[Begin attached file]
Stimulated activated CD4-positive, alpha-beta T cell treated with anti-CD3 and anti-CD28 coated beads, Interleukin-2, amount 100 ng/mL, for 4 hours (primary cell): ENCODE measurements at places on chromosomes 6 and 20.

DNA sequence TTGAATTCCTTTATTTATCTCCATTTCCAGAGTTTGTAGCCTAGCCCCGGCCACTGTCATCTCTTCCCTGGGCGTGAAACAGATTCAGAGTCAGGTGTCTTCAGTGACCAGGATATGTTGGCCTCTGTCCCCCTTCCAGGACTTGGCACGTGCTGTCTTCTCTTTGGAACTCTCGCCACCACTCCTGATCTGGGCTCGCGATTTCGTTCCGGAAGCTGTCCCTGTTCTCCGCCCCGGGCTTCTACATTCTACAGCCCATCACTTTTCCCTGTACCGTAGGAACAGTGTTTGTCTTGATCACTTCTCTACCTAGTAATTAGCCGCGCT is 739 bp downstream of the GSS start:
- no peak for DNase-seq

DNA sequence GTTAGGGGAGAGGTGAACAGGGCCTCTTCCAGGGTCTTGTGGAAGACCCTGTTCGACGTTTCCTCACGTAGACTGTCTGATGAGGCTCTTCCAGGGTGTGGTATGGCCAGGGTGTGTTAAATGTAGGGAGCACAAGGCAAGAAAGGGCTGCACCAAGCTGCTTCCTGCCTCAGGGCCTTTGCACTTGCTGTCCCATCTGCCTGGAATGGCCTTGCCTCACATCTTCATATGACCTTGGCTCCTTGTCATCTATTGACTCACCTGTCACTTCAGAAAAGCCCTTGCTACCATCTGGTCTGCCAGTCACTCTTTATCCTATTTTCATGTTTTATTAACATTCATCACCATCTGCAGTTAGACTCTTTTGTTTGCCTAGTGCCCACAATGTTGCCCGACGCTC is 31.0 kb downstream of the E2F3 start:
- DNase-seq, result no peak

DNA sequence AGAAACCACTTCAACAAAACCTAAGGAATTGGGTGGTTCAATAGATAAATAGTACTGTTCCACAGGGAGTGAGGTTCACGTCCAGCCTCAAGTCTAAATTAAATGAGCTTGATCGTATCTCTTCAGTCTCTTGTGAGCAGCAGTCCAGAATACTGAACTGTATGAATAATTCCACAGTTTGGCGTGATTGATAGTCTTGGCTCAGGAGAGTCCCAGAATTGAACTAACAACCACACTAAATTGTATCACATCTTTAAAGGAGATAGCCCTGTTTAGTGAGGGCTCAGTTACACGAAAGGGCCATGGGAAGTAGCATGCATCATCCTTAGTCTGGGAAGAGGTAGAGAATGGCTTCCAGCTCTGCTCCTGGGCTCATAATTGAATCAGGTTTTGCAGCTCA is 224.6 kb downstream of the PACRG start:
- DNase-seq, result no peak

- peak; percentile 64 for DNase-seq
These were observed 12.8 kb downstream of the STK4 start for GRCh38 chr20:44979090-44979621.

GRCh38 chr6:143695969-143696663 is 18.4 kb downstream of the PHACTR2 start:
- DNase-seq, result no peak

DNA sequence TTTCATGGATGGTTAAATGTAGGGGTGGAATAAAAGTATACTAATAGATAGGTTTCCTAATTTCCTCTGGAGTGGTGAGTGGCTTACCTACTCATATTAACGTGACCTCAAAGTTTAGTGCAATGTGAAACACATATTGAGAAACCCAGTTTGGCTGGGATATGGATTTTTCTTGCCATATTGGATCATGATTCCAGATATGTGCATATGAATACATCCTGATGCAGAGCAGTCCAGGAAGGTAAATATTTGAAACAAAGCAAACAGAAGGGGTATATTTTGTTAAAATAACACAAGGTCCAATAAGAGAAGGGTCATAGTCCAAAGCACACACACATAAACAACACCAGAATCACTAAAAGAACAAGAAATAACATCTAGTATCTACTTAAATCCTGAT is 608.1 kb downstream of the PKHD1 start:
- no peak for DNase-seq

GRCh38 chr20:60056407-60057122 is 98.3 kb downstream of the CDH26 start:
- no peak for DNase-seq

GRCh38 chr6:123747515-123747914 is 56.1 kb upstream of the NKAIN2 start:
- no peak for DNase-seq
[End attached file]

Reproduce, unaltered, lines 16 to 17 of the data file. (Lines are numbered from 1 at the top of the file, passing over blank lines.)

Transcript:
GRCh38 chr6:123747515-123747914 is 56.1 kb upstream of the NKAIN2 start:
- no peak for DNase-seq